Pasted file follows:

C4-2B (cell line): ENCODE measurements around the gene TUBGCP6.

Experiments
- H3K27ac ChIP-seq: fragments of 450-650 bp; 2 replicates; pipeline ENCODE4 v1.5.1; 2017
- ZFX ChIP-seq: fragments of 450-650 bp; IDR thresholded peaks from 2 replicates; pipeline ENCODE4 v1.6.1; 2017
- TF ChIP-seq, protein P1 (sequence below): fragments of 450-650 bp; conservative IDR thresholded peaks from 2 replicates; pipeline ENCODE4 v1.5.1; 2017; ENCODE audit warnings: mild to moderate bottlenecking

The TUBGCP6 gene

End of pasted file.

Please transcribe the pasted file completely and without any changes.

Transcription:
C4-2B (cell line): ENCODE measurements around the gene TUBGCP6.

Experiments
- H3K27ac ChIP-seq: fragments of 450-650 bp; 2 replicates; pipeline ENCODE4 v1.5.1; 2017
- ZFX ChIP-seq: fragments of 450-650 bp; IDR thresholded peaks from 2 replicates; pipeline ENCODE4 v1.6.1; 2017
- TF ChIP-seq, protein P1 (sequence below): fragments of 450-650 bp; conservative IDR thresholded peaks from 2 replicates; pipeline ENCODE4 v1.5.1; 2017; ENCODE audit warnings: mild to moderate bottlenecking

The TUBGCP6 gene